The 10 most important sci-fi films of the 2010s

The 2010s marked the rise of a new blockbuster era, with Marvel-style franchises taking over Hollywood. A few filmmakers snuck smart, quirky movies in through the studio system, while others found success through the low-budget indie route.

2010-2019 numbers made from balloons

We’re spoiled for choice in the sci-fi genre, making it hard to narrow down our top ten list for the decade. Attack the Block was a close contender, as was Guillermo del Toro’s silly-but-gorgeous tribute to mecha anime, Pacific Rim. Christopher Nolan’s Inception and Interstellar initially felt like obvious choices, until we realized they couldn’t possibly outstrip the originality of Snowpiercer, or the cultural impact of The Last Jedi. So after some consideration, here we go: The 10 best sci-fi films of the 2010s.

10) Snowpiercer (2013)

Bong Joon-ho’s post-apocalyptic drama Snowpiercer is basically the opposite of hard sci-fi. While the concept of catastrophic climate change is very real, Snowpiercer takes place in an intentionally unrealistic vision of a frozen Earth, placing the survivors in a gigantic train hurtling continually around the globe. It’s a theatrical allegory for capitalism, illustrating how the rich leech resources from the poor by claiming there isn’t enough to go around. In a brief gap between Marvel movies, Chris Evans leads an ensemble cast including Tilda Swinton, Song Kang-ho, Jamie Bell, and Octavia Spencer.

Snowpiercer Photo via Snowpiercer

Snowpiercer failed to reach mainstream U.S. audiences in theaters, sabotaged by a characteristically botched release from the Weinstein Company. Since then, it’s become a cult favorite, praised for its vibrant production design, sly sense of humor, and pitch-perfect social commentary.

9) The Endless (2017)

This low-budget indie came out in 2017, and is finding a new life on Netflix. Directed by and starring Aaron Moorhead and Justin Benson (the latter of whom also wrote the script), it’s a smart little sci-fi/horror drama about a pair of brothers who return to visit a cult compound where they lived as teens. The Endless is a slow burn, gradually introducing us to the brothers’ relationship, their background in the cult, and a series of increasingly weird occurrences in the surrounding desert. It’s hard to discuss the film’s sci-fi elements without venturing into spoiler territory, but it’s a fascinating conceit that builds up to a brilliant ending—and connects to Moorhead and Benson’s microbudget debut film Resolution, which is also worth checking out. (Don’t be fooled by their new movie Synchronic starring Jamie Dornan and Anthony Mackie, which is actually a step down from their films featuring non-famous actors.)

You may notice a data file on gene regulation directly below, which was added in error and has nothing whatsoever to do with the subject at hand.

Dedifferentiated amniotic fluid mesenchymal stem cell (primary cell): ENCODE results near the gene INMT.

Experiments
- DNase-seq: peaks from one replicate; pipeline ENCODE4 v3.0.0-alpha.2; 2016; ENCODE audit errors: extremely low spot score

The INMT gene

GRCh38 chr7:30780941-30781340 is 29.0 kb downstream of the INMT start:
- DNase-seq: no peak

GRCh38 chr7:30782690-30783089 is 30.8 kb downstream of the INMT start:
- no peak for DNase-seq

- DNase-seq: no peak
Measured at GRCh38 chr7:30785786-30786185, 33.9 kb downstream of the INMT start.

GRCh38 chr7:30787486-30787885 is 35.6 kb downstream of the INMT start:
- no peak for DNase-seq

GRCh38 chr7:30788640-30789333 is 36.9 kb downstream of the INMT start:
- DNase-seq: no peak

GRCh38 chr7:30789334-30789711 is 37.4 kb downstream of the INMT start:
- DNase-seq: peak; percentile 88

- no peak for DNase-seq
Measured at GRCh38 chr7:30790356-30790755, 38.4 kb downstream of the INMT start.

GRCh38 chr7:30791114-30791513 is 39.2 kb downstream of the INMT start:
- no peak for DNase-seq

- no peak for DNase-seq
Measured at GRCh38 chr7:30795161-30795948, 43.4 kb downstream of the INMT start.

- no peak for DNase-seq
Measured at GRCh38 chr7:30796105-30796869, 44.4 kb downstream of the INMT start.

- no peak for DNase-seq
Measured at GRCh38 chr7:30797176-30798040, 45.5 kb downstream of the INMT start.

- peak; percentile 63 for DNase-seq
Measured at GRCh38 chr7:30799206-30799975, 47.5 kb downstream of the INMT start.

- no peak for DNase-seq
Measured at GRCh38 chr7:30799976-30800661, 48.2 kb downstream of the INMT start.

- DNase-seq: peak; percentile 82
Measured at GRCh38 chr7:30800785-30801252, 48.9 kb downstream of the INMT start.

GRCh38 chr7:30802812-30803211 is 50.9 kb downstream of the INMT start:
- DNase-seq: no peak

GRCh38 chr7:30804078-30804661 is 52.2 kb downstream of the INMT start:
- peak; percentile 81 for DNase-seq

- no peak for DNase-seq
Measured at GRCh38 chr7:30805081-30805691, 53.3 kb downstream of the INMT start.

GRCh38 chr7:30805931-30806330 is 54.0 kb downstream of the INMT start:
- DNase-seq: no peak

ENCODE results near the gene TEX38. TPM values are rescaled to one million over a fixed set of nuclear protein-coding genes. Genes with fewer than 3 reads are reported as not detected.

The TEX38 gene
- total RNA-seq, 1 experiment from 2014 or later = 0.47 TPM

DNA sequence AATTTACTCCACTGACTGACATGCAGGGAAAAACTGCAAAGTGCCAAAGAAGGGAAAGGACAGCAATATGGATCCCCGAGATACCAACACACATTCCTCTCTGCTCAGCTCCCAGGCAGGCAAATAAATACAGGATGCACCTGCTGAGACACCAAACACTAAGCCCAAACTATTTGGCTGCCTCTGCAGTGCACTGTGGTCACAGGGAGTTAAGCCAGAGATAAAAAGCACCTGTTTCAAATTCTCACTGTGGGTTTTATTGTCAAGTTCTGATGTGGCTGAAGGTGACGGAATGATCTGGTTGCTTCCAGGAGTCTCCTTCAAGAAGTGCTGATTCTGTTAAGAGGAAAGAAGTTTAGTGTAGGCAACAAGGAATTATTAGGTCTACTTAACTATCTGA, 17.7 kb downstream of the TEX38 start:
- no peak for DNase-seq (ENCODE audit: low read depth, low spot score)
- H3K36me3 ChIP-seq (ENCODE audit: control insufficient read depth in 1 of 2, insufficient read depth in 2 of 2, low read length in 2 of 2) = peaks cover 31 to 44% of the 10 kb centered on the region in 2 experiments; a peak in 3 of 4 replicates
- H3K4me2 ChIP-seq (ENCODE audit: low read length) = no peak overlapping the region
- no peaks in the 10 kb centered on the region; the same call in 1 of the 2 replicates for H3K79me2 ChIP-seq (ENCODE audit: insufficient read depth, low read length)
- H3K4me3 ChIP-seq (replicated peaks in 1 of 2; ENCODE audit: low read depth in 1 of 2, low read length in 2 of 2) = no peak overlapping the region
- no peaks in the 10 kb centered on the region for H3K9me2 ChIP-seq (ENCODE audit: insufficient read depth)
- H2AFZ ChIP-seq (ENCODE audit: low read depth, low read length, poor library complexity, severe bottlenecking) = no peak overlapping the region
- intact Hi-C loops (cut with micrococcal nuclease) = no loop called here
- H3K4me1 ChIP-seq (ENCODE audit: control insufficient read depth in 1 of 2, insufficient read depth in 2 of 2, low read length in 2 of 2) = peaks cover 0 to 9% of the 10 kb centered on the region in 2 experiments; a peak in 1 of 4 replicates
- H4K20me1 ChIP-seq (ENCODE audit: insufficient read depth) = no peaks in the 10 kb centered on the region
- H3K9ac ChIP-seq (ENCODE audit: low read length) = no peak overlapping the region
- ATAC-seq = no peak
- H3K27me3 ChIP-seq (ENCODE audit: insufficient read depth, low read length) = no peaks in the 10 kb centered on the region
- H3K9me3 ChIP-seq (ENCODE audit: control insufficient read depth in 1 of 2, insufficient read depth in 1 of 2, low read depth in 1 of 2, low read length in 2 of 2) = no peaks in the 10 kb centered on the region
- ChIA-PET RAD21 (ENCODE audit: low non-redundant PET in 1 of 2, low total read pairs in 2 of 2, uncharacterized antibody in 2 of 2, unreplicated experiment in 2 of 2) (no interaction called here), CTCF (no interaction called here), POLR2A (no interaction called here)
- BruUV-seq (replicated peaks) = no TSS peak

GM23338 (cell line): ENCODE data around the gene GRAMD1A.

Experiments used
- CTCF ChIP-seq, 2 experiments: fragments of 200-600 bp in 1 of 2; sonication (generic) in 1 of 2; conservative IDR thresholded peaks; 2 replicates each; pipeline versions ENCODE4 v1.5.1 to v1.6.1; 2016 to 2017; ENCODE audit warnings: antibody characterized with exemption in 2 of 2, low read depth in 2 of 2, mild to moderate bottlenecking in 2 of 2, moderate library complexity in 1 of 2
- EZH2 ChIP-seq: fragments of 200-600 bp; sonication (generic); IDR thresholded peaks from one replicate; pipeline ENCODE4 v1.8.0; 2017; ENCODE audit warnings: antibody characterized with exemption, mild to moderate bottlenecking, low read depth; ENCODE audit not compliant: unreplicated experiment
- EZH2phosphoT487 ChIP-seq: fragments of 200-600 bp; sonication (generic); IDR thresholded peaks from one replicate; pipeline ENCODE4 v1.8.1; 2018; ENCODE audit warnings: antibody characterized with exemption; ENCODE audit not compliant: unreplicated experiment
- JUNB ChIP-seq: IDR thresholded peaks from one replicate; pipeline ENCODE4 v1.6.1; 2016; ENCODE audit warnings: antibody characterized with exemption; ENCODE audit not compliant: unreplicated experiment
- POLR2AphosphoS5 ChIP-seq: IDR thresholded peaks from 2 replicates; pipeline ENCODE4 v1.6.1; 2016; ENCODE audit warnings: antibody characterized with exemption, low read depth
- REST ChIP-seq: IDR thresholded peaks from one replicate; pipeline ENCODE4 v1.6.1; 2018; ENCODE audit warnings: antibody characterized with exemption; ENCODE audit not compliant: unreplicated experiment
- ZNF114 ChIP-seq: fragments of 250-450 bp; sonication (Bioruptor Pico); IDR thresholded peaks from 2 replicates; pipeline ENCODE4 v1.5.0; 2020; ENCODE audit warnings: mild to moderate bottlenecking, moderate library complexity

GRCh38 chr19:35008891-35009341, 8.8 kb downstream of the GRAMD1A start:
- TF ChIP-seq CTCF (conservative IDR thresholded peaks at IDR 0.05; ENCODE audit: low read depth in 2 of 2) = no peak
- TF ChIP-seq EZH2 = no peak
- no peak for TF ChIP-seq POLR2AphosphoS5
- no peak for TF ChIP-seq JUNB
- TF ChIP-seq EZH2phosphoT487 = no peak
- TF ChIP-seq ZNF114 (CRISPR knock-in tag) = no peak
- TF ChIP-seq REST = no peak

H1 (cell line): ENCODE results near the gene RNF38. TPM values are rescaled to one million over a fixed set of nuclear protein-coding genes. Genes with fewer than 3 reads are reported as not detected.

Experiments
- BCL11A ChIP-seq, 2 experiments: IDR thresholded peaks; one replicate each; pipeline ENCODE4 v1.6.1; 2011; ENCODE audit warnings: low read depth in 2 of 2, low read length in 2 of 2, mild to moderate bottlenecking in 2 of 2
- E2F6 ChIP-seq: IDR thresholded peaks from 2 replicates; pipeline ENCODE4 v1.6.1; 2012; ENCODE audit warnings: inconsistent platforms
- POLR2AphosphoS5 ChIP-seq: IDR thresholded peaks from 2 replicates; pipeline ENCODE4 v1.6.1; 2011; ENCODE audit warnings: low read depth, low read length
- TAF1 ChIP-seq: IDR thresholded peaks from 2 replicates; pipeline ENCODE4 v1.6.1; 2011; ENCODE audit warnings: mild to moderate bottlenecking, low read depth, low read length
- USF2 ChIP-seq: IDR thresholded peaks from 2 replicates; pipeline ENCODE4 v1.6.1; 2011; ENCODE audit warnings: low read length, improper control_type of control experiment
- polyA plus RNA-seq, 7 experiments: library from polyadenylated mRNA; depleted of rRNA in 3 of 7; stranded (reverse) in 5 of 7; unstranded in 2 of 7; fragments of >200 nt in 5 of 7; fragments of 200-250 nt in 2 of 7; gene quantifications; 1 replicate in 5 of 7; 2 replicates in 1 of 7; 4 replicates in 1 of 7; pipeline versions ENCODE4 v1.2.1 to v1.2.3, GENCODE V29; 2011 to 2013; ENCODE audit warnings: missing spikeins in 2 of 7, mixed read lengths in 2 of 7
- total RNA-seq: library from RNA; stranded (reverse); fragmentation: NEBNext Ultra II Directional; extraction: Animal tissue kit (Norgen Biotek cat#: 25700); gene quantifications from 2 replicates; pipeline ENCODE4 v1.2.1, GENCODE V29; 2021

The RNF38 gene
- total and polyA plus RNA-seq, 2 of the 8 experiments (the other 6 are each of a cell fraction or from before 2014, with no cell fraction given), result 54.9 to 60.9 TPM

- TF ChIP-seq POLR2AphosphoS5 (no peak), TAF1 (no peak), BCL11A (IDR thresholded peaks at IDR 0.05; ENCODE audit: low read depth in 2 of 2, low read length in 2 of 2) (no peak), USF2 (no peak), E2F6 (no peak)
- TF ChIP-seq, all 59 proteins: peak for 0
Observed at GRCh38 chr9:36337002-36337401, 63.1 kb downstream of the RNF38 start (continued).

8) Ex Machina (2014)

Alex Garland’s Ex Machina is prescient on two fronts: It starred Domnhall Gleeson, Oscar Isaac, and Alicia Vikander shortly before they became big-name stars, and it explores masculinity and the tech industry a couple of years before this became a hot-button topic. Garland was previously known for writing sci-fi hits like 28 Days Later, Never Let Me Go, and the underrated Dredd, with Ex Machina as his directorial debut. If you haven’t already seen it, you may recognize it from the meme where a bearded Oscar Isaac dances threateningly to a disco track.

ex machina movie Ex Machina/Amazon

This self-contained drama features three main characters in a story about artificial intelligence. Gleeson plays Caleb, a dweeby tech worker who wins a competition to join his boss Nathan (Isaac) in his secluded home, where he’s instructed to test the social capabilities of Ava (Alicia Vikander), a humanoid robot. The psychosexual power dynamics are unsettling from the get-go. Nathan is a manipulative alpha male, and his choice to make a beautiful, feminine android quickly draws us into old questions about sexuality, gender identity, and consent. Is Ava a sex doll, a science experiment, or a person imprisoned by her creator?

7) Black Panther (2018)

Superhero movies dominated the 2010s, but while they’re all technically sci-fi, how many of them are actually good science fiction? Not many, is the answer. And I say this as a bona fide superhero fan. Of all the movies in the MCU, Black Panther is one of the best – if not the best – and it also has the most thoughtful worldbuilding. Instead of using the basic “just like real life, plus superheroes and Stark tech” background of the other Marvel films, it introduced the technology and culture of Wakanda, delivering a masterpiece of production design and smart-but-accessible commentary about colonialism.

black panther Black Panther/Marvel